Although I don’t live in the country, I live in what used to be country. The vestiges of farms and farm markets, produce stands and open fields abound within an easy drive. You might say I have the best of both worlds. Country at my fingertips and the city of Philadelphia a 40-minute drive away, two separate worlds merge as one.
A couple of miles up the road, a farm offers peaches picked that morning. These sweet, succulent gems are the essence of summer, a season of lazy days, reading by lengthened daylight, flowers abloom in kaleidoscopic color and rivers of white clouds and blue skies.
I was born in July and growing up most of my friends were away on vacation to the mountains or the shore. Birthdays were solitary affairs so I learned the value of a good book. While Dad mowed the lawn, I ran through the sprinkler in bathing suit. There was freedom, but loneliness too. The lesson learned was to look inward, not outward, for happiness.
This summer my sons travel through Spain. Intrepid explorers that they are, I give myself a little credit that this love of travel and experiencing new cultures derives from the summer two decades ago when I took us to Italy. It was there in the morning azure mists over the Mediterranean and the Assisi hillsides abloom with sunshine that Emerson’s credo “life is a journey, not a destination” resonated.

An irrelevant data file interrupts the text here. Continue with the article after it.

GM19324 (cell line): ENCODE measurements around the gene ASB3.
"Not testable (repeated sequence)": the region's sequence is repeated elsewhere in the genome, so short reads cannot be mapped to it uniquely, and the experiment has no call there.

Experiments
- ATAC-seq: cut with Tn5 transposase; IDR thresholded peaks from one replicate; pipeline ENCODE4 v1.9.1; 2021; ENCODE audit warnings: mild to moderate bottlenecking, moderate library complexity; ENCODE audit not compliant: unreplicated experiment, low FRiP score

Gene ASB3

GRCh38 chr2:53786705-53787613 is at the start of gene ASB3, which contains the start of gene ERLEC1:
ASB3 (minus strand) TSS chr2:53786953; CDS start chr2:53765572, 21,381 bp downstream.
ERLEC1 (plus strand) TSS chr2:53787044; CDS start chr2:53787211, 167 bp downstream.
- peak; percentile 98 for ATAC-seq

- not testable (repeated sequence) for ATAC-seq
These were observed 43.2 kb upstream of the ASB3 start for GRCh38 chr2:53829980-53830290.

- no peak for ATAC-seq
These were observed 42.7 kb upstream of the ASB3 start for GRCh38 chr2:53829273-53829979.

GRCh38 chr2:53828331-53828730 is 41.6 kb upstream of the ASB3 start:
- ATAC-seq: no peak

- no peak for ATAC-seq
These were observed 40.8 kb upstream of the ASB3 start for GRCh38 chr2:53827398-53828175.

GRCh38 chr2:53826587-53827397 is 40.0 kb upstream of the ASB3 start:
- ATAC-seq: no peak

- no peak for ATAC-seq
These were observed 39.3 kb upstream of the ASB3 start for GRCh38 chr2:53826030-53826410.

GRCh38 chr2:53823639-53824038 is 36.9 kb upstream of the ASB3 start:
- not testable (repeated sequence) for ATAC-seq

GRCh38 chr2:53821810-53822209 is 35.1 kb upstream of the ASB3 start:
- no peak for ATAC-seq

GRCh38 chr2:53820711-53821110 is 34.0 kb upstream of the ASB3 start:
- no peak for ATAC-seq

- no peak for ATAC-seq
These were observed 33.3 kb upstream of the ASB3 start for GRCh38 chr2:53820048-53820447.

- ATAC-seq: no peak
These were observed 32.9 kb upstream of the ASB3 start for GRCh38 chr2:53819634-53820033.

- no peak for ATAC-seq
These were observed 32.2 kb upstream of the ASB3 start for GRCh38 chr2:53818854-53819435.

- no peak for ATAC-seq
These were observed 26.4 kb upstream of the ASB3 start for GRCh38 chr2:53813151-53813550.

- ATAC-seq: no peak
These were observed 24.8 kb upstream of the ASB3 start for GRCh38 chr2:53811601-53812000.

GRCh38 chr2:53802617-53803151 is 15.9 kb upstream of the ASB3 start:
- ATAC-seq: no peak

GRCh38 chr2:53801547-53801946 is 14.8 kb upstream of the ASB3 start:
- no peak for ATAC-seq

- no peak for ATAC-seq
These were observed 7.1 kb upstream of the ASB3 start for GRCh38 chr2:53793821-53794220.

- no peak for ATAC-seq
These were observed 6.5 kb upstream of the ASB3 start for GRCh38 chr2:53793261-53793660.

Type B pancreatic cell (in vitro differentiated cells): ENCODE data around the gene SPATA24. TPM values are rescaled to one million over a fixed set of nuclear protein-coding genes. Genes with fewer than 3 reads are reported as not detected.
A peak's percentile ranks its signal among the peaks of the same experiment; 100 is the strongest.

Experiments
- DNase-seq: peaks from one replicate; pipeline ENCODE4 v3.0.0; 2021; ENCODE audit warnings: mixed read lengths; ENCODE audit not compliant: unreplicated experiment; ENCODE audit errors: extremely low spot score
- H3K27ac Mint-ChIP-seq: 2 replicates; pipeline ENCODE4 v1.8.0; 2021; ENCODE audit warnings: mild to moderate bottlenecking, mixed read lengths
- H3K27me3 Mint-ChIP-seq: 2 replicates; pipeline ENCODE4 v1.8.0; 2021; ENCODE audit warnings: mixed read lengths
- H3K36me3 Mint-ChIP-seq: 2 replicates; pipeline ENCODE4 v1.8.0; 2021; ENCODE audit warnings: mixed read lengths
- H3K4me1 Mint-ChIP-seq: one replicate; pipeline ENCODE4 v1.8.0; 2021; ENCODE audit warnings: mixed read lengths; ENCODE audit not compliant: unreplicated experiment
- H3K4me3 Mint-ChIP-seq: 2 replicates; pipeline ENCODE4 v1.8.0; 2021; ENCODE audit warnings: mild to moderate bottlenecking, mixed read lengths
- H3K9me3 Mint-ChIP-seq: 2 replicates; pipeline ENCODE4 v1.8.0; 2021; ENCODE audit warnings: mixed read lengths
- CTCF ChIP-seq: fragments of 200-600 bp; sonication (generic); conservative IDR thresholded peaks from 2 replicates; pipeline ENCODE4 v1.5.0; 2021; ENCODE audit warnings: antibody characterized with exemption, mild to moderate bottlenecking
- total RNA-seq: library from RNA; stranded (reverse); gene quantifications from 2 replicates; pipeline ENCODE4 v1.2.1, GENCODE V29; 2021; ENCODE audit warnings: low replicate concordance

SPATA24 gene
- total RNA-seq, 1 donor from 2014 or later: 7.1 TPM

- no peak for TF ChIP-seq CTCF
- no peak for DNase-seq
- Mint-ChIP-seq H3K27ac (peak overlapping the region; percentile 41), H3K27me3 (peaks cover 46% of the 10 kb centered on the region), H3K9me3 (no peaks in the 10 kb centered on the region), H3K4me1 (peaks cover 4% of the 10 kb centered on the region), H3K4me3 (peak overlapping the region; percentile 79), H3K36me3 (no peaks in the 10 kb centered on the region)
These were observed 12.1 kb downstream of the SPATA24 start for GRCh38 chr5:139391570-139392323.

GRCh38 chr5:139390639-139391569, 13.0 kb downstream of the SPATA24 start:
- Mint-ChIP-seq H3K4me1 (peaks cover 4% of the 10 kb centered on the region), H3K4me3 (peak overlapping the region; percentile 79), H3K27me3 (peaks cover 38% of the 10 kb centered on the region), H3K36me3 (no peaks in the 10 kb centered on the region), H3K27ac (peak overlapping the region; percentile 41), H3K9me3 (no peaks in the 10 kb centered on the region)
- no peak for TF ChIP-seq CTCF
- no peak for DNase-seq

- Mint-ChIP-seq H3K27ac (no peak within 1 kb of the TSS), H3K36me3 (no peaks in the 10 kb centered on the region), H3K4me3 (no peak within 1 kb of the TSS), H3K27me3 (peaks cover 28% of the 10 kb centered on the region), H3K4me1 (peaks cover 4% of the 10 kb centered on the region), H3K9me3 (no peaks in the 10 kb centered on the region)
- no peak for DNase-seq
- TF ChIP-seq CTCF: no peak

As a single mother, I reveled in summer travels with my sons. Summer felt like the most magical time of the year as we explored the road from Paris to the beaches of Normandy, the vistas overlooking the China Sea. As Oliver Wendell Holmes wrote: “A mind that is stretched by a new experience can never go back to its old dimensions.”
It saddens me that international travel was not to be this summer, at least for me. I spend this July babysitting ‘the girls.’ A German Shepherd and a ‘pithuahua’ (pit bull and chihuahua mix), my sons’ dogs Rin and Goose follow me everywhere. My dog Lily the Lab is the alpha dog. When she goes out, they follow. When she rests, so do they. They create their own ‘sisterhood.’
This birthday the friendship of women meant sharing our writing and life stories. They treated me to a lunch and dinner out. They wrote beautiful birthday cards, invited me to swim at their pool and picnic in their backyard, a pastoral haven of bird feeders and hummingbirds within reach. Being alone felt not alone. With them, I found our conversations shedding light on my own hopes and dreams for the future.
And so, I remain watchful, an eye cast toward the distant horizon for new experiences, knowing that idleness does not mean being idle. My energy resides with the fruits of friendship, the memories of the road less traveled, time alone between country and city, and a succulent peach on a summer morning.
How about you? What summer memories can you share?